Posts (as if it wasn't already clear enough)
As much as I enjoyed my time with Ghost, I don’t think it is quite good enough for prime time just yet. It failed on me and the only apparent solution seemed to be to reinstall. I don’t have such patience anymore.
Hello WordPress my old friend, I’ve come to speak with you again.
PS: You can now use markdown with WordPress using a plugin. Neat.
The post 1.x upgrade
So I’ve been off Ghost for a while as I was busy with other stuff. I was on Ghost 0.xx earlier and had to upgrade to the latest and greatest version (obviously, since this is after all, an experiment).
We still need to enter SSH and do it. There isn’t a web-only click based thing that you can do to upgrade yet. I’m sure it will come. What has come is a breath of fresh air, to be honest.
First, I upgraded and installed Ghost-CLI and configured Ghost to use an SQLite database instead of the default needy MySQL database (this is a very small blog).
Now when I need to upgrade, I just need to go to my web server directory, cd to ghost/ and run
And that is it. You’re done. Much better than the previous manual method!
The Third Update
This time it took a step extra. I needed to execute the
npm install --producton command that I used at the time of first install. Maybe it was because I upgraded after a while or some key libraries changed.
Will check tomorrow and update.
It has been a while. I’m back. More content incoming (even though no one actually reads it).
The First Post About Something – Attack on Titan (Shingeki no Kyojin)
I know.. No Seinfeld pic here.. This is different.
There is no question about it. Attack on Titan is one of the most compelling Manga that I have ever read. I mean if there is a story to tell, the Japanese do it best. Before I start, I haven’t watched the live-action stuff that they’ve made or the Anime (Yeah I haven’t, I found reading the manga a better idea. Get over it!). It has inspired thousands of memes on the Internet and it probably the biggest phenomenon in popular culture coming from Japan in recent years.
It has everything. An overdose of tragedy, enough plot twists to keep your jaw permanently dropped, loads of interesting characters, zero fan service and quite a few sub-plots to keep the story ticking without seeming even remotely uninteresting.
The concept seems simple enough – there are people (like us) and there are titans (like us but much bigger, slightly disfigured, with no genitals, and mostly with little or no intelligence). Titans eat people for fun. From what history in the world is known, the titans appeared about a hundred years ago and started eating people, putting mankind on the brink of extinction. To defend itself, mankind created a massive city divided by three concentric walls – the innermost wall is called Wall Sina, the one after that is called Wall Rose and the outermost is called Wall Maria.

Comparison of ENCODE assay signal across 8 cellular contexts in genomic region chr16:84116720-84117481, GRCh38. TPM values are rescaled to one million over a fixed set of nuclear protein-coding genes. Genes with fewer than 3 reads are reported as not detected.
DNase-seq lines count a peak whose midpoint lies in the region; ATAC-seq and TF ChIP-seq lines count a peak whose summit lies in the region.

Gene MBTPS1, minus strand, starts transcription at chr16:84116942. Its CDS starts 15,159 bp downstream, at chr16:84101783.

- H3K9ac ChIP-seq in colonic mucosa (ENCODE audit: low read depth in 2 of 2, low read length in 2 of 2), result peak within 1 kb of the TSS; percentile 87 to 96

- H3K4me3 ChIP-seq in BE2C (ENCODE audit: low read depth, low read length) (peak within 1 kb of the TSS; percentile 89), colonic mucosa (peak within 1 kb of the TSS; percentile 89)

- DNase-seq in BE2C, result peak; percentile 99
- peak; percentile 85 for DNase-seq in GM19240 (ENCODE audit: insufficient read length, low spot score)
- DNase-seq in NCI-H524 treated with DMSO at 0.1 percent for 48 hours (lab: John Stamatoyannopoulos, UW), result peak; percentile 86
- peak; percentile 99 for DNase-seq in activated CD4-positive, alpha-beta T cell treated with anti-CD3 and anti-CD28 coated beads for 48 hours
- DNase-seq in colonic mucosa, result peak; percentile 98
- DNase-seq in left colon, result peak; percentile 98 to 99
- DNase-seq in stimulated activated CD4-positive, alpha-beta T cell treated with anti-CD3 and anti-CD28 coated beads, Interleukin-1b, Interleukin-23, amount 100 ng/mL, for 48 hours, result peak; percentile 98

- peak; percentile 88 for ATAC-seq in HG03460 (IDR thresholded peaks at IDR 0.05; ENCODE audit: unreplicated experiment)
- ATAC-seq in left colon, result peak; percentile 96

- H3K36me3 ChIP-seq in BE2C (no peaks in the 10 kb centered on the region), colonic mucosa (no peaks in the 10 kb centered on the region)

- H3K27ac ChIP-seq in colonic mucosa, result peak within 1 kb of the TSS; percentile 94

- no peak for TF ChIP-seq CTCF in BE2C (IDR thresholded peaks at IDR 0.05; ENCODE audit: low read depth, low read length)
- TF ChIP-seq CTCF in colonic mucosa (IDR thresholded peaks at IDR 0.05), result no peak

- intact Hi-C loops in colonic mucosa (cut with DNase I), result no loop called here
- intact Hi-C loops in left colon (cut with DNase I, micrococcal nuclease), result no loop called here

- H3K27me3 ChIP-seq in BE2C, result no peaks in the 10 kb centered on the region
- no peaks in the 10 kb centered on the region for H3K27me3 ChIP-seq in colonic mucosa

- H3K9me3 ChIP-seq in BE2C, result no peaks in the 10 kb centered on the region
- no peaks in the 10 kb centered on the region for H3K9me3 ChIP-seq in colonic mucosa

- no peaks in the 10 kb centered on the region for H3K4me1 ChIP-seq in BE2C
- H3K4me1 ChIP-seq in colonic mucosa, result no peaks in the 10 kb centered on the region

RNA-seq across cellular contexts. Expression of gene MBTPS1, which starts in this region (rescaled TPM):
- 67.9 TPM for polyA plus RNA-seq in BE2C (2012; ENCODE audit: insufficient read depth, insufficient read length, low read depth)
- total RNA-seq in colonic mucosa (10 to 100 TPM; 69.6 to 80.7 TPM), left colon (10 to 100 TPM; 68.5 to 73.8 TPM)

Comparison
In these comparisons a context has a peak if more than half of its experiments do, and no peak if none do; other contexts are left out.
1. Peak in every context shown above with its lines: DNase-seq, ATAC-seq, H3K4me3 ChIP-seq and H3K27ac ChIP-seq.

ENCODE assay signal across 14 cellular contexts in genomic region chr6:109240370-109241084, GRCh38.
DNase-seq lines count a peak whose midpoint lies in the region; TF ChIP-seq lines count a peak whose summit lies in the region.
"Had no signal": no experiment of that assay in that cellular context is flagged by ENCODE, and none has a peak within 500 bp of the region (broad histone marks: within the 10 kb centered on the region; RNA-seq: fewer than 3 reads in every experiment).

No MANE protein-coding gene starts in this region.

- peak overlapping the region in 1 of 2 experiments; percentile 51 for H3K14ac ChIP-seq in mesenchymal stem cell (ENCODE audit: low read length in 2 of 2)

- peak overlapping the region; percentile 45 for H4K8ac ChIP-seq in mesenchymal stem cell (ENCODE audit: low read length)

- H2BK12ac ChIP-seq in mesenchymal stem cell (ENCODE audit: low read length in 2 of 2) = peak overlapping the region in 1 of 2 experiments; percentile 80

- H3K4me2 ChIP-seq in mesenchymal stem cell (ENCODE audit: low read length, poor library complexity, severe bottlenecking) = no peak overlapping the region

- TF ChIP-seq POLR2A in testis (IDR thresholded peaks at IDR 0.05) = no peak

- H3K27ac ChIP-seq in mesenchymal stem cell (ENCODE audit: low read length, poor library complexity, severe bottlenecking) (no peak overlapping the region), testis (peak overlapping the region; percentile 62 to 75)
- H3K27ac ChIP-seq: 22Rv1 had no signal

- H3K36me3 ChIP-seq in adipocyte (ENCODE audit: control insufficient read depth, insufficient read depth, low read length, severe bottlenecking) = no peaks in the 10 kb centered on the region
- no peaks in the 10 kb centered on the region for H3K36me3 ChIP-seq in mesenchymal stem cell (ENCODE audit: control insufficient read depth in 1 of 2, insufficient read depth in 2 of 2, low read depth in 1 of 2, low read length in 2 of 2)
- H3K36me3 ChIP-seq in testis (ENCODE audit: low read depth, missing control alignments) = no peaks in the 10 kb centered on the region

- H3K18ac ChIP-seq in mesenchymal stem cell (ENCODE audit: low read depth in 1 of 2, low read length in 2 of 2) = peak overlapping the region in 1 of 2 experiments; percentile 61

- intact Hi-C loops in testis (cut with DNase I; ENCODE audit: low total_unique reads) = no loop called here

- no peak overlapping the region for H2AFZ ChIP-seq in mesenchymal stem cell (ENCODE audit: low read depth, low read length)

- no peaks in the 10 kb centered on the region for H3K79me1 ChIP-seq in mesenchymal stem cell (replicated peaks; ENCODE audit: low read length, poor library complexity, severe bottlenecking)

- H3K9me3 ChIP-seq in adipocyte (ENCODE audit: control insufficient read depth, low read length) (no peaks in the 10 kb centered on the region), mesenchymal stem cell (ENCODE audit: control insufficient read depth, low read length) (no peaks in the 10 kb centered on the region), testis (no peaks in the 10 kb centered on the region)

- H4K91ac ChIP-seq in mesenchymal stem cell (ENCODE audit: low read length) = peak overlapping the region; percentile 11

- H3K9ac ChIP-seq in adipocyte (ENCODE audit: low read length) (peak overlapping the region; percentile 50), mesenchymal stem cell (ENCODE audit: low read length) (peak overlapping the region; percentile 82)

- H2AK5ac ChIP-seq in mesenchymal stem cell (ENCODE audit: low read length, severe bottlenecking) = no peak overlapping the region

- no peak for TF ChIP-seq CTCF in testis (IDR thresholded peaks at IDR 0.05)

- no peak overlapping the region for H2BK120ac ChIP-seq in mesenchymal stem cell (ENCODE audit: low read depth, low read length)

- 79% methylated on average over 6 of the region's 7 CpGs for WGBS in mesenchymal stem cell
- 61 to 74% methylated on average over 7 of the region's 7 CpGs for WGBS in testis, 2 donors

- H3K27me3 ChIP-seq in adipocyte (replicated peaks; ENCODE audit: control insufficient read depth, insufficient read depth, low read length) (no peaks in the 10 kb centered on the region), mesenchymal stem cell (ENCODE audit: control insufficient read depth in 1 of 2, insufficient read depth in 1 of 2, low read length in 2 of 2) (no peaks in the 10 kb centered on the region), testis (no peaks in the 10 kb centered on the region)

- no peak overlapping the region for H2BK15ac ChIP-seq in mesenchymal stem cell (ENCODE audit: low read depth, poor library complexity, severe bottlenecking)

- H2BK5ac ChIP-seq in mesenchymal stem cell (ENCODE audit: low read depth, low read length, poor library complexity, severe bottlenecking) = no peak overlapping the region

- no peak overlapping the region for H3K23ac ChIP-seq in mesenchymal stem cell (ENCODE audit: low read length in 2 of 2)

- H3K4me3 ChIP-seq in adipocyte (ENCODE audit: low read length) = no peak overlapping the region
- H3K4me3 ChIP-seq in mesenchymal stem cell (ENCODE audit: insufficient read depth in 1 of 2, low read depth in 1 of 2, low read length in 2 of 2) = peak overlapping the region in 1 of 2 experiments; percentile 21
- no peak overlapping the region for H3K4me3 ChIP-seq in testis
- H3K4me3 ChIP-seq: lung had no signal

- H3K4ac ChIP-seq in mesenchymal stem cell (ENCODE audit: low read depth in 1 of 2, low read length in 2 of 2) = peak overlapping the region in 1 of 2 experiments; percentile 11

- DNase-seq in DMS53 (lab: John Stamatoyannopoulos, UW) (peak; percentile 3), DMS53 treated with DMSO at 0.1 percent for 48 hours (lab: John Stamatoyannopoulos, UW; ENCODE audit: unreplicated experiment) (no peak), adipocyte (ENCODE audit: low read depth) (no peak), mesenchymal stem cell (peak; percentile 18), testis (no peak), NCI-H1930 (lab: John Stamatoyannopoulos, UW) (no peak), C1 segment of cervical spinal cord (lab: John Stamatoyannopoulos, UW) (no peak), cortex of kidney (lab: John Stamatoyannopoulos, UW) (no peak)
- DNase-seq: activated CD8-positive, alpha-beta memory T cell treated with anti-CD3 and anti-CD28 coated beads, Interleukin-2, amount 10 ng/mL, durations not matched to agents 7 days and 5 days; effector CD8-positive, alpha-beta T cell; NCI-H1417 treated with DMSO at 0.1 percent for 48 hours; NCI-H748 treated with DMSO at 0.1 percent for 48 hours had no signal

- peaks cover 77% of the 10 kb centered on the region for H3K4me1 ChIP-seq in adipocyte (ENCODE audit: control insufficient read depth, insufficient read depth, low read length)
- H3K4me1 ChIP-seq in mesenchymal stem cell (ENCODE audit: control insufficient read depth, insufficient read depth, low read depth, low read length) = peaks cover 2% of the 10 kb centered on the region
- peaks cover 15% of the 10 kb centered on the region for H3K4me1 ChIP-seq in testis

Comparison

The walls have kept the citizens safe for so much time that they, along with the military, became complacent. All hell breaks loose when a very different looking titan, which is much bigger (height matching that of the walls), called the Colossal Titan makes an appearance, along with his buddy – the Armoured Titan.
"On that day, mankind received a grim reminder. We lived in fear of the titans, and were disgraced to live in these cages we called walls."
-Eren Jaeger, Attack on Titan
But it isn’t that simple once you go past the first few episodes/ chapters. Don’t worry, I wouldn’t spoil this for you. Even if I hate you with all my heart, I wouldn’t spoil this for you. And if you’ve read the manga, you would know that there is a lot to it than just titans and people. The creator, Hajime Isayama, has indeed created a very interesting world that can surprise you every now and then.
Whether you’re inclined towards manga/ anime or not, Attack on Titan is solid storytelling – may it be the manga or the anime (which during the course of this post, I have watched a little).
The Second Update
So, I logged into the Ghost admin panel and saw an update notification staring back at me. Remember my first update?
I didn’t read the changelog. I simply decided to update. This time it was simple. All I did was backup my Ghost directory, wget the latest release, unzipped it (overwriting everything) and restarting the Ghost service. It works fine.
Still not as simple as WordPress, but painless for sure. I think theme updates are more painful.
The First Theme Update
A few days ago, an update for the theme came out. Normally, I wouldn’t care (I mean if I was on WordPress or something, I definitely wouldn’t). But to fully experience the transition to Ghost for blogging, I decided that it would be unfair for me to ignore this opportunity. So, I downloaded the theme zip from GitHub, made the necessary modifications for comments and the Tweet button, uploaded and applied the theme using the admin interface of Ghost.